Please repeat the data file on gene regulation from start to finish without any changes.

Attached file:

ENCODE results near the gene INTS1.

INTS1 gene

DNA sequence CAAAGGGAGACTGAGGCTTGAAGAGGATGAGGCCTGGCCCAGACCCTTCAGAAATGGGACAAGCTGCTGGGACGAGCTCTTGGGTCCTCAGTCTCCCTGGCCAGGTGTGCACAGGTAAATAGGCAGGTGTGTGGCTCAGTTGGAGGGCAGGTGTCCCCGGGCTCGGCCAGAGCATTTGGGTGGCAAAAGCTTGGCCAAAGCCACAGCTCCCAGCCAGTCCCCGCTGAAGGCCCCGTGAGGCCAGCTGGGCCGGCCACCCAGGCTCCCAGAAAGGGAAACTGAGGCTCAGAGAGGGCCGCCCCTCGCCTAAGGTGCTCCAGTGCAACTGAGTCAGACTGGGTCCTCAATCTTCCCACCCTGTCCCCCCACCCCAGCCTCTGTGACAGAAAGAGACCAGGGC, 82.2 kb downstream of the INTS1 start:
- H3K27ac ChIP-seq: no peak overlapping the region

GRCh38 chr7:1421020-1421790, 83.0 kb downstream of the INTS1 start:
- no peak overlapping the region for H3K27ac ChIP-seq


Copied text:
ENCODE results near the gene INTS1.

INTS1 gene

DNA sequence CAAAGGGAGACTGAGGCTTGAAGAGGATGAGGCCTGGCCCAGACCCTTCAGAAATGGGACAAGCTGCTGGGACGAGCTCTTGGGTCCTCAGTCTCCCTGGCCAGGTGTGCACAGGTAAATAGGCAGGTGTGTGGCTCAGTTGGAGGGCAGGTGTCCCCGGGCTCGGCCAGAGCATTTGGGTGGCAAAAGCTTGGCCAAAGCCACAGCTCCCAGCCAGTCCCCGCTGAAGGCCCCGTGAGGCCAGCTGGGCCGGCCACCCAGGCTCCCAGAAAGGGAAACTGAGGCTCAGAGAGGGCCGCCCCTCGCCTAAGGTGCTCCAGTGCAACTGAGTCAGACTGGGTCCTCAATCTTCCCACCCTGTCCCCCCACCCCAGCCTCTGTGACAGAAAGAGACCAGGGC, 82.2 kb downstream of the INTS1 start:
- H3K27ac ChIP-seq: no peak overlapping the region

GRCh38 chr7:1421020-1421790, 83.0 kb downstream of the INTS1 start:
- no peak overlapping the region for H3K27ac ChIP-seq